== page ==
Get Ready to Explore LA’s Gorgeous Coastline
Summer weather is here, so grab your sunscreen, pack your beach bag and get ready to explore LA’s gorgeous coastline. Take a drive up Pacific Coast Highway where you’ll find everything from sandy beaches to magical tide pools, sea caves, rock formations, rare ecosystems, and miles of dramatic vistas. The coast is also dotted with elegant seaside restaurants and classic beach joints, where you can enjoy the sunset over cocktails and a great meal. Whatever your pleasure – from swimming to surfing, hiking and basking in the sun, we’ve rounded up some of the most breathtaking beaches and secret coves along our golden shore.
Santa Monica State Beach Pacific Coast Highway, Santa Monica, CA 90405
Located just west of downtown Los Angeles, a short drive from THEA, Santa Monica State Beach is an iconic destination that draws visitors from around the globe. Extending over three miles and covering 245 acres of sand, you’ll find large expanses of beach, bike trails, and other nearby activities. The Santa Monica Pier is a local landmark, featuring an amusement park, aquarium, and restaurants. Santa Monica beach is also home to the Original Muscle Beach (not the weightlifting kind, that’s Venice Beach) with gymnastic equipment including parallel bars, rings, swings and and ropes.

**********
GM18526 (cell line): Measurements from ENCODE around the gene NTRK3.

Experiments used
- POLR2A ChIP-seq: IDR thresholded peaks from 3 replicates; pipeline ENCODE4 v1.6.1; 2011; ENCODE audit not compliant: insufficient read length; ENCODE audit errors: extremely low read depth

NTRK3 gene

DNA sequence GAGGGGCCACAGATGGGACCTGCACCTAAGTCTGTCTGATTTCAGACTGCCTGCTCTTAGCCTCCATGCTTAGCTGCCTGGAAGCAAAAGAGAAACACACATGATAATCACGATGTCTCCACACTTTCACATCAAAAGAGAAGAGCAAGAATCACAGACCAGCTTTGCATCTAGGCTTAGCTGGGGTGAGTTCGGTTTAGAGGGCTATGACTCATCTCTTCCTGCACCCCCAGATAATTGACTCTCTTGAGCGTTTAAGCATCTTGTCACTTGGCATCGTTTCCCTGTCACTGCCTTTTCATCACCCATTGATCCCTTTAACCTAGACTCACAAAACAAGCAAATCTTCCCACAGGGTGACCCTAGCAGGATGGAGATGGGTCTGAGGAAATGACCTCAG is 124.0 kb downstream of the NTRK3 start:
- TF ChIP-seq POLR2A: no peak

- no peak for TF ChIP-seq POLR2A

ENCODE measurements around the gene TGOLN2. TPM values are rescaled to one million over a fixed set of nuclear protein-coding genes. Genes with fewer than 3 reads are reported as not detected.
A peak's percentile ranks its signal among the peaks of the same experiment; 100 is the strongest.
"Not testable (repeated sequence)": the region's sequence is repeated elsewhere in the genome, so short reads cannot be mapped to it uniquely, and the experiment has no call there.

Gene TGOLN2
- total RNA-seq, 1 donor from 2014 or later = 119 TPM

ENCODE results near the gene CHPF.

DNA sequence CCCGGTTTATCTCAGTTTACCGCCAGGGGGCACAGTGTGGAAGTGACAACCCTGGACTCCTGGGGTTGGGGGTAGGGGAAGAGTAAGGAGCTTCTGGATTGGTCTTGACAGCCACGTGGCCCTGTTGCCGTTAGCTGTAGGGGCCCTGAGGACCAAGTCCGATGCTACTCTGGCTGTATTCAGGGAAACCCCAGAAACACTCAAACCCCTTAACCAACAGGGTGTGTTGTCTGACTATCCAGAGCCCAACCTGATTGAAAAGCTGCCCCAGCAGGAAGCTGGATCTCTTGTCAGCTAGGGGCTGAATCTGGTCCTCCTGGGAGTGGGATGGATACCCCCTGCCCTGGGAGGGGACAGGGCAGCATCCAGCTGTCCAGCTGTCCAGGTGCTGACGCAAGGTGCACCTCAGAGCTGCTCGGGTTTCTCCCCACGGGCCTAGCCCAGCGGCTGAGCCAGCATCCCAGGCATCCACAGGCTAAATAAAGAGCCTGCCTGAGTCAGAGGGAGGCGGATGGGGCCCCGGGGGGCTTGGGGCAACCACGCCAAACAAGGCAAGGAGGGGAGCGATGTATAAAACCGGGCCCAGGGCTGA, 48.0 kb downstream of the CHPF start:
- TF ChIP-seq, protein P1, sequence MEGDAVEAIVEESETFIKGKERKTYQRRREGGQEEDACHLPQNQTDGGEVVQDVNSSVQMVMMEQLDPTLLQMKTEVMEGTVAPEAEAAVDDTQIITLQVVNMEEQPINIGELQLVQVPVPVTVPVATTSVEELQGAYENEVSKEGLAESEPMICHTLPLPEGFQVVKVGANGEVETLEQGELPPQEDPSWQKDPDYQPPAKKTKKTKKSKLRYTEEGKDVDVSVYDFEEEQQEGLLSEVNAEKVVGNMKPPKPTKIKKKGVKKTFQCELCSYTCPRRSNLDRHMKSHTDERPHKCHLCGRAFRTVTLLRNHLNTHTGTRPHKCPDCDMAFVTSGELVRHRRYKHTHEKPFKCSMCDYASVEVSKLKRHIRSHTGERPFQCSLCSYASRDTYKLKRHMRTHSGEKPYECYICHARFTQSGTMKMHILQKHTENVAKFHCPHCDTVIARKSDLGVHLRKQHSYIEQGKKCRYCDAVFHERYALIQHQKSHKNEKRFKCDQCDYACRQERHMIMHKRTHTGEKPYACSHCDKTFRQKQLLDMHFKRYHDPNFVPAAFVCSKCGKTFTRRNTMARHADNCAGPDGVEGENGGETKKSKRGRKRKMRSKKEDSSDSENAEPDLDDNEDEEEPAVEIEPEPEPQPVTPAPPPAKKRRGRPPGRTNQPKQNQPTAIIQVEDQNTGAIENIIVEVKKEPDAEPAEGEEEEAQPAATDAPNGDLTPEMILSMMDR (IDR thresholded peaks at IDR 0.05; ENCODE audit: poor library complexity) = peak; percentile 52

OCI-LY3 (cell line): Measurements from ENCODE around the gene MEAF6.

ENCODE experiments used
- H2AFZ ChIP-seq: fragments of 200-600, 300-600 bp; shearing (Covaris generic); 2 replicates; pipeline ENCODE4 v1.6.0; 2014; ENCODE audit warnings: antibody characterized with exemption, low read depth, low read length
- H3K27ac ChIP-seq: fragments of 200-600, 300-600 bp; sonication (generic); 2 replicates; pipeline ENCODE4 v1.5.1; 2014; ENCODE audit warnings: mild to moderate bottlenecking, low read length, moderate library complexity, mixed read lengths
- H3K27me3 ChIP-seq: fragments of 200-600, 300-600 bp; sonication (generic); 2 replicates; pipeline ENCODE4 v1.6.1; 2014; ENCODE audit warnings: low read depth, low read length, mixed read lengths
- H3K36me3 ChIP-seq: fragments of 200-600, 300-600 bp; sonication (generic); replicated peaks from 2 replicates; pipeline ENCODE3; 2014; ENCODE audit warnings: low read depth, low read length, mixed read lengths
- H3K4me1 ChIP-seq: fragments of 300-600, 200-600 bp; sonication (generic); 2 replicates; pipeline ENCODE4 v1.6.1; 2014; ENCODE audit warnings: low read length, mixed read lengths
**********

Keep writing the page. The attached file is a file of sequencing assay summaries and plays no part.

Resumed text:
Paradise Cove Beach 28128 Pacific Coast Hwy. Malibu, CA 90265
Paradise Cove in Malibu is a public beach in front of the privately-owned Paradise Cove Beach Cafe. Paradise Cove is a great starting point for long beach walks. Heading east you’ll walk below some Malibu mansions, find some private beaches, and eventually end up at Escondido Beach. Heading west you can walk below steep sandstone cliffs all the way to Little Dume Beach and Big Dume Beach in Point Dume State Beach. When you’re ready for some refreshments, enjoy the iconic Southern California experience at Paradise Cove Beach Cafe, the quintessential beach restaurant nestled right on the sand in Paradise Cove.
Carbon Beach 22126 Pacific Coast Hwy. Malibu, CA 90265
Also known as Billionaire’s Beach because of the lavish homes owned by famous celebrities and CEO’s located right at the water’s edge. Carbon Beach is a south-facing, mile-long beach between the Malibu Pier at Surfrider Beach and Carbon Canyon Road. The water is excellent for swimming, calm with no rocks, and the sand is soft and cozy – perfect to laze out on a sunny afternoon. There are few places in Malibu that aren’t overrun with people, and this is one of them, so enjoy.
Abalone Cove Shoreline Park 5970 Palos Verdes Dr S, Rancho Palos Verdes, CA 90275
Abalone Cove Shoreline Park is a coastal treasure on the Palos Verdes Peninsula in the Los Angeles area. The park contains an ecological preserve and is known for its outstanding tide pools. Trails meander on the bluff out to excellent views from two prominent points. Below these points are three separate coves with beaches and tide pools. Out at the end and right at the base of the points, you’ll discover amazing rock tunnels where waves come crashing through. Before you go, check out the tide charts. You’ll want to visit these beaches at low tide to take full advantage of the tide pools and tunnels.
Point Dume State Beach 29245 Cliffside Drive Malibu, CA 90265